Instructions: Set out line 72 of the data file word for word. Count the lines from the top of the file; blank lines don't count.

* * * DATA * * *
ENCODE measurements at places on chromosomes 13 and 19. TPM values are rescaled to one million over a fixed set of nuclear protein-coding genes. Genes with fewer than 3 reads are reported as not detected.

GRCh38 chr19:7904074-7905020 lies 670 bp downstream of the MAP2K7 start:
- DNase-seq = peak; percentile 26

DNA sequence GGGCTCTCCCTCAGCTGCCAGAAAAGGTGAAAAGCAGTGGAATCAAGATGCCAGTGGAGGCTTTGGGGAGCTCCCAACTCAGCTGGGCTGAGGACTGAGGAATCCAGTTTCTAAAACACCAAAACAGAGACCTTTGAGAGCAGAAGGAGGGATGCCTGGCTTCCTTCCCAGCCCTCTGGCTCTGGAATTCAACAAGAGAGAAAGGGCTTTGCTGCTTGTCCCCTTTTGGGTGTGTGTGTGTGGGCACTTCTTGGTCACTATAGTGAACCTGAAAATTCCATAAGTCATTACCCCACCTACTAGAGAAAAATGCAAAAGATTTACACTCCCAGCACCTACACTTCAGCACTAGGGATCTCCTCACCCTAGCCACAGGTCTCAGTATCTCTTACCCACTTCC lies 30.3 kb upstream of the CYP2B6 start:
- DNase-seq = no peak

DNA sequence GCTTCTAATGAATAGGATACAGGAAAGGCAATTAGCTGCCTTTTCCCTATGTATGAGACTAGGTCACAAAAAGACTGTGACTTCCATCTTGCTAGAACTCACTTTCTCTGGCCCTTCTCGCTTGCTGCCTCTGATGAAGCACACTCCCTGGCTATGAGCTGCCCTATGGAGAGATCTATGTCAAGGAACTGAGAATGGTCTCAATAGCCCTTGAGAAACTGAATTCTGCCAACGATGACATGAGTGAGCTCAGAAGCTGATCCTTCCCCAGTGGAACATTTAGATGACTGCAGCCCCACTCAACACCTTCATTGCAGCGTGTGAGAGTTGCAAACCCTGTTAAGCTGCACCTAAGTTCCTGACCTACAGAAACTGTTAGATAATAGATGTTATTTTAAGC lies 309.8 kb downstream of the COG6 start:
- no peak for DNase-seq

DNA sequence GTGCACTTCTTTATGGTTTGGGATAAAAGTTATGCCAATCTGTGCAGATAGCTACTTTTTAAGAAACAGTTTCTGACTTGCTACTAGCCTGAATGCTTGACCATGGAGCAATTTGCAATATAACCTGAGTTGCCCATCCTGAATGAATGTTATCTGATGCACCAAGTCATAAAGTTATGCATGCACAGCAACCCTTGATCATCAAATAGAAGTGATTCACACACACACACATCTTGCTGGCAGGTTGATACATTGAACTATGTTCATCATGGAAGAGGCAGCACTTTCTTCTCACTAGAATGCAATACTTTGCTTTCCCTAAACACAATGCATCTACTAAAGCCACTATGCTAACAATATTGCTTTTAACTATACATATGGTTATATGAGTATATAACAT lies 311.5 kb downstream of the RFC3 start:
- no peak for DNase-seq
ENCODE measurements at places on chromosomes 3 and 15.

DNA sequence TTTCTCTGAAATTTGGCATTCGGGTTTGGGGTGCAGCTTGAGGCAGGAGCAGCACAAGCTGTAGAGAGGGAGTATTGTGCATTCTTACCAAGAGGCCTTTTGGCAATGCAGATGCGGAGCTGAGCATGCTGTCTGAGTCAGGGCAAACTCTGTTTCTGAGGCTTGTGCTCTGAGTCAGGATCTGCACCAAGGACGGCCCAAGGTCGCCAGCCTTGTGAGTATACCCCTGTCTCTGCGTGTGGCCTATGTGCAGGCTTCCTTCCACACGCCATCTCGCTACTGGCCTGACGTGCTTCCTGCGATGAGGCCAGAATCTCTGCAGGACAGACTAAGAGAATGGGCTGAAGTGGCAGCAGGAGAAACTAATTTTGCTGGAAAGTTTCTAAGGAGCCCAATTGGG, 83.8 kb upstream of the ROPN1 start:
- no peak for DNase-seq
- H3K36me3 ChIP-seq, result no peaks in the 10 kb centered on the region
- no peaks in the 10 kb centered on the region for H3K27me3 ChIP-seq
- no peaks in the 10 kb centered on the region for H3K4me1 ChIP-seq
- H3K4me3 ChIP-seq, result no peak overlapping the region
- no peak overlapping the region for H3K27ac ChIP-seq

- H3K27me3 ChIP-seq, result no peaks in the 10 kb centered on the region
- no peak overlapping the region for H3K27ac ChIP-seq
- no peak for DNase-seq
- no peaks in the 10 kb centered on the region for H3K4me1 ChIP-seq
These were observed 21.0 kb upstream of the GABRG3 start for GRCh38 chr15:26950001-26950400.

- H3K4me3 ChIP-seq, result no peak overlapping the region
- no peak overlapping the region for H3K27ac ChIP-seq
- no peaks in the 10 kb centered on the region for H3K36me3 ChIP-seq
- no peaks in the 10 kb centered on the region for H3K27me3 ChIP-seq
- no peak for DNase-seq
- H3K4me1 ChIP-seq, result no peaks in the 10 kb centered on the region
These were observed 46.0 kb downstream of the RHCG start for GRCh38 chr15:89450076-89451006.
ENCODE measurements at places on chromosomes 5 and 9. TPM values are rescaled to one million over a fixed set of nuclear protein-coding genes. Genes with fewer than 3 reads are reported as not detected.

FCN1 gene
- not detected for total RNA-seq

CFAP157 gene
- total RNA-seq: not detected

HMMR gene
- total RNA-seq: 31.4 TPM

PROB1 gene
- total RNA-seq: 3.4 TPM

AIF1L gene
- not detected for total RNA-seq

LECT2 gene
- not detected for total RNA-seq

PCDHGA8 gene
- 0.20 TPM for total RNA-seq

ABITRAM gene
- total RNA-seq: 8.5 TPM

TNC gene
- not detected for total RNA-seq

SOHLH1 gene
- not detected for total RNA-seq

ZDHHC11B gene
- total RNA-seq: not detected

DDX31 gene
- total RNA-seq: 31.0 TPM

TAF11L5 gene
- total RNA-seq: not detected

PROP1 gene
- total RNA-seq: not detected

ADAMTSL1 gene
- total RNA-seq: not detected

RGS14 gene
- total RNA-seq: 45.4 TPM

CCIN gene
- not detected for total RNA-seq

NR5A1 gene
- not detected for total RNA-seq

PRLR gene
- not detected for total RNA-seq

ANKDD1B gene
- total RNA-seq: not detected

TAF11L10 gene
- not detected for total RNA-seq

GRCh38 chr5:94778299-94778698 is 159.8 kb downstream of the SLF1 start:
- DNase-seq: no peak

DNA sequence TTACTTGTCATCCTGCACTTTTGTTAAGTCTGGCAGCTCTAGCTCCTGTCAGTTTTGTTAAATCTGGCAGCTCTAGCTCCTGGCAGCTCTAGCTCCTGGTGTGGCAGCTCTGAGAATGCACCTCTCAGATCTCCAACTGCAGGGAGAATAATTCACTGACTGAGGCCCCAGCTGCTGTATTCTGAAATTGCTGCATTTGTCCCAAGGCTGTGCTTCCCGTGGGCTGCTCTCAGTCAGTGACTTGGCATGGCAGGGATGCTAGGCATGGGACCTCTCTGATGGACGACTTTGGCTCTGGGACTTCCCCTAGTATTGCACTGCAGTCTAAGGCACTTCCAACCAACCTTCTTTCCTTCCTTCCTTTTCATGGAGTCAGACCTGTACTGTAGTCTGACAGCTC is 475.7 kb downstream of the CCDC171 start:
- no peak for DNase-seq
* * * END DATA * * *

- not detected for total RNA-seq